Multipurpose Means Healthy Living

How Flexible Facilities Promote Community and Wellness for All

By Jessica Royer Ocken

Turns out, it's not just your doctor who wants you to exercise more. It's more than your mother who wants you to eat healthy. It's not just your spouse who wants you to stop being so stressed out all the time, and it's more than your kids who want you to get up off the couch and play!

At this point, the very society you live in could be plotting against you. Across the board, recreation professionals, healthcare providers and educators of all kinds are looking for ways to lure people of all ages toward health and wellness. And because of these goals, the very nature of recreation facilities is changing. On college campuses and in communities around the country, thinking is evolving about how best to encourage healthy lifestyles.

"Recreation and the way we view it is in a constant state of change as professionals attempt to find better ways to get people moving and in shape," explained Michael Thrailkill, AIA, CSI, LEED AP, an associate at Yost Grube Hall (YGH) Architecture in Beaverton, Ore.

And these efforts have effects not only on the activities offered, but on the spaces they're offered in and the way they're combined and integrated. It's not enough to have lots of possibilities available. These days, the most effective multipurpose facilities are carefully planned and beautifully designed to be welcoming, inclusive spaces that encourage all kinds of visitors to get involved and hang out a while.

What's driving this trend, and what does it mean for your community? Read on to find out!

Focus on Flexibility

Although a multipurpose facility might seem flexible by nature, these days the trend is toward making sure each part of the building can be used in many ways. This is a complete change from the structures built in the 1950s through the 1980s. Back then, spaces were built with very specific activities in mind, Thrailkill said.

He noted that racquetball was big in the '70s and '80s, but has fewer devoted followers now. These days, many health clubs, YMCAs and recreation centers around the country have narrow, extra-tall spaces with an air conditioning system that can keep up with only four people: racquetball courts. If they reinvent this space as a spinning studio, that means a lot more people at a time in the room, and the A/C can't keep up. Plus, the leader in the front is quite a ways away from the spinners in the back. "You can't use the room as effectively," he said.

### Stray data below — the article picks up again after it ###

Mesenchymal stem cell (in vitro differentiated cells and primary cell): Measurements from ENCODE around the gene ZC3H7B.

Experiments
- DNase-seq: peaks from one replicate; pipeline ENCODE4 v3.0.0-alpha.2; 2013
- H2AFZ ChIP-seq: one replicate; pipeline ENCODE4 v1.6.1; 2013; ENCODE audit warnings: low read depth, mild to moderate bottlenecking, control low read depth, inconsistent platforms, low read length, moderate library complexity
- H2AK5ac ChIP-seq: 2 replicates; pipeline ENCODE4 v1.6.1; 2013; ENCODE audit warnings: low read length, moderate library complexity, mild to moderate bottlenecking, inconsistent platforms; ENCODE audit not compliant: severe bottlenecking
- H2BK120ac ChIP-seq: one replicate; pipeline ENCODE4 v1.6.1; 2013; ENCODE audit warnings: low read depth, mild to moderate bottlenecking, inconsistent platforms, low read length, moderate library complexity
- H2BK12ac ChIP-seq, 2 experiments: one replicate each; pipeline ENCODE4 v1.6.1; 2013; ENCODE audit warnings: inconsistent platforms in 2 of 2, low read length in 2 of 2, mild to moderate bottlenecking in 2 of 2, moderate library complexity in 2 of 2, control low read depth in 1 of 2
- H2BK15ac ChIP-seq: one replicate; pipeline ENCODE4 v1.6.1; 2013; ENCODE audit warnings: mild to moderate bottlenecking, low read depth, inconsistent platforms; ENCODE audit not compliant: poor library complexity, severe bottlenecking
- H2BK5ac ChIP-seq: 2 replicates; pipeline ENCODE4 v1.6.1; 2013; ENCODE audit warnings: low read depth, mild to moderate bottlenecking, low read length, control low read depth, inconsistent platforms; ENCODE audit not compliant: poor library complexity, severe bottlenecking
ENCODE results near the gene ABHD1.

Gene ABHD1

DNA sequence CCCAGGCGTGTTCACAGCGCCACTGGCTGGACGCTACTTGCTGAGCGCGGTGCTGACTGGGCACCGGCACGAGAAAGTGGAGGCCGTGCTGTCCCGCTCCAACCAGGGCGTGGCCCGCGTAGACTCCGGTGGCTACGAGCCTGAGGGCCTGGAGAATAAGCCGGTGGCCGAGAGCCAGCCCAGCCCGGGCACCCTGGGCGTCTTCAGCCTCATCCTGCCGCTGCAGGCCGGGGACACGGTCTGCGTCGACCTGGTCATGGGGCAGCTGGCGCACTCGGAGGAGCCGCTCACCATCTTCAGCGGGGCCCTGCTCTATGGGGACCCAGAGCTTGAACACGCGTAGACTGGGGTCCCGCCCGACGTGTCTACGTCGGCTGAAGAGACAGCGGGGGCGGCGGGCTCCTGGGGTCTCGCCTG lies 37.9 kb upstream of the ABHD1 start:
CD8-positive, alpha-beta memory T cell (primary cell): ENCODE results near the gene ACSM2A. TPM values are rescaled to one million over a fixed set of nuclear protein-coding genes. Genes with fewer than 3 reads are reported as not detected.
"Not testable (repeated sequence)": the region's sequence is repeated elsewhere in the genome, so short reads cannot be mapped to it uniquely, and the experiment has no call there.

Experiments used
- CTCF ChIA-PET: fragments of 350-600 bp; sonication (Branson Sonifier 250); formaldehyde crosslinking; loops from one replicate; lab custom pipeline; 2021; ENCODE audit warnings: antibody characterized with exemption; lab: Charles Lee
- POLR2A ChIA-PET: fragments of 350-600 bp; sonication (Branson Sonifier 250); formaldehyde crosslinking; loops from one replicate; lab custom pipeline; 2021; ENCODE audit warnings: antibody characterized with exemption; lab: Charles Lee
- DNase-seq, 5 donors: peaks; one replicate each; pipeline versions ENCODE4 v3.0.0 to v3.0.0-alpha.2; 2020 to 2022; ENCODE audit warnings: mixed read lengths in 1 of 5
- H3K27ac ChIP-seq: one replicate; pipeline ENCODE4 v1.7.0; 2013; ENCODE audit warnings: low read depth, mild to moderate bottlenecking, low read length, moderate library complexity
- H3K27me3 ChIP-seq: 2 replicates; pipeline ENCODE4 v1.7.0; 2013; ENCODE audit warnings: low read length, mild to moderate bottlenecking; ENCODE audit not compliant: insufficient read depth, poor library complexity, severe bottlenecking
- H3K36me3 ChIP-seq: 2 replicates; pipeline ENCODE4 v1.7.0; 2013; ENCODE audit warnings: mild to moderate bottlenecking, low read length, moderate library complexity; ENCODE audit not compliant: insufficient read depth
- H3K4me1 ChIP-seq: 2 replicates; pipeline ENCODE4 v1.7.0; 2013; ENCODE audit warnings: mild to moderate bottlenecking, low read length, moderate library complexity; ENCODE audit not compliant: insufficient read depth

So, today, when a community asks for a spinning studio, YGH creates "a multipurpose space with enhanced HVAC for high heat-generating activities," Thrailkill explained. It's perfect for spinning, but can also be used for ballet and gymnastics—and likely for whatever new exercise trend is on the horizon.

What's more, beyond this emphasis on flexibility, an assortment of other related trends is having an impact as well:

More than just jocks. Years ago, athletics were for, well, athletes. Practices and workouts were conducted in no-nonsense—and often no-frills—facilities that spared little expense for features like lighting, ventilation, privacy and so on. "But with a growing awareness of the benefits of fitness and healthy lifestyles, as well as more choices [in the marketplace], we need to make these places more attractive and more comfortable," said David Larson, AIA, senior vice president, design director and head of the sports/recreation design group for TMP Architecture in Bloomfield, Mich.

In addition, we non-jock types may be more interested in a little fun with our fitness than your average gym rat. In many cases, college campuses are at the forefront of the fun trend—adding rock climbing walls or volleyball in the swimming pool and LED lights for night swimming, noted Matt Ross of Moody Nolan Inc., based in Columbus, Ohio. Zip lines also up the entertainment factor at a multipurpose facility, as do pools with a resistance current, which can be used for a broad range of exercise and rehabilitation activities. "You want to use the space as much as possible, so provide lots of options and classes," he suggested.

Although a multipurpose facility might seem flexible by nature, these days the trend is toward making sure each part of the building can be used in many ways.

Accommodate all ages. Along with inviting those who are not dedicated bodybuilders and marathon runners, today's multipurpose facilities are looking to include activities and amenities for a range of ages. "It's the notion of inclusion," Larson said. Communities want to get their members on the path to an active lifestyle as young as possible, so the facilities they build include the whole family, from children all the way through seniors.

However, this can be tricky because not all these groups necessarily want to be included with one another. David Sprague, AIA, senior principal with Ohlson Lavoie Collaborative in Denver, Colo., pointed out that in some communities, seniors are drawn to hospital exercise facilities because they know there will be lots of other seniors there. "It's not Gold's Gym, and it's not a fitness center with lots of kids," he explained. But don't despair. There are ways to bring the community together while still providing some personal space for various groups.